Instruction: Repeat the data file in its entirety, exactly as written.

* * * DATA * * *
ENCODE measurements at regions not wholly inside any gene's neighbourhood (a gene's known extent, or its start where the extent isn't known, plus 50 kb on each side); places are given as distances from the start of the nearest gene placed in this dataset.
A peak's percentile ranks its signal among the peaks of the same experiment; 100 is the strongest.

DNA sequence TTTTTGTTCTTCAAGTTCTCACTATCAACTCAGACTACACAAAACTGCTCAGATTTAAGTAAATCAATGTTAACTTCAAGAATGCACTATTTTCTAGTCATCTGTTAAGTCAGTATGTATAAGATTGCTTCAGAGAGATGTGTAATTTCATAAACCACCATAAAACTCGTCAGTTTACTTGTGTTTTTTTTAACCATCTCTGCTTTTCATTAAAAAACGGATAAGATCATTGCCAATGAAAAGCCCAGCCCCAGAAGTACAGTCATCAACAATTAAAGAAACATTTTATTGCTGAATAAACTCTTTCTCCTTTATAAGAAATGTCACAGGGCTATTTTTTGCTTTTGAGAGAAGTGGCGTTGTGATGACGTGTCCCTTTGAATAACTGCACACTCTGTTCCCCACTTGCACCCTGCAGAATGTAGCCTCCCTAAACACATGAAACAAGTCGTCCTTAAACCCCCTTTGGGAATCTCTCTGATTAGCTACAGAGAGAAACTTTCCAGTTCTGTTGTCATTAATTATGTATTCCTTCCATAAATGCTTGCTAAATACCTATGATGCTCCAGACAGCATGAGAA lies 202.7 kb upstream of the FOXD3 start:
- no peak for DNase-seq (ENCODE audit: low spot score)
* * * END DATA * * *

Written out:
ENCODE measurements at regions not wholly inside any gene's neighbourhood (a gene's known extent, or its start where the extent isn't known, plus 50 kb on each side); places are given as distances from the start of the nearest gene placed in this dataset.
A peak's percentile ranks its signal among the peaks of the same experiment; 100 is the strongest.

DNA sequence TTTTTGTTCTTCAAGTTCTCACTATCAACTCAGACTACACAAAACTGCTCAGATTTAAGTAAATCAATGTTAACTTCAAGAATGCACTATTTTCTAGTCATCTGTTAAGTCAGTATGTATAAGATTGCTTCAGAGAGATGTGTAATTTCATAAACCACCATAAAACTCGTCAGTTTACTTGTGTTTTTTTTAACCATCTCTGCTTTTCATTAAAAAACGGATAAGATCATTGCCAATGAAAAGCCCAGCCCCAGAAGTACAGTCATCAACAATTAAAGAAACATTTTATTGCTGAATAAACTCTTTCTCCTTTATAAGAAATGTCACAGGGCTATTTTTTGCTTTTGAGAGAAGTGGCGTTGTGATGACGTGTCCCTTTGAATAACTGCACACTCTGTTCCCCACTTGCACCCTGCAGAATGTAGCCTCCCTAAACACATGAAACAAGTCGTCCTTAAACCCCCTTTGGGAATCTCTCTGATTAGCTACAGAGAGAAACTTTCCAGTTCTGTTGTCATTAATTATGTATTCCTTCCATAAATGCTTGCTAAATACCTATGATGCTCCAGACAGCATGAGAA lies 202.7 kb upstream of the FOXD3 start:
- no peak for DNase-seq (ENCODE audit: low spot score)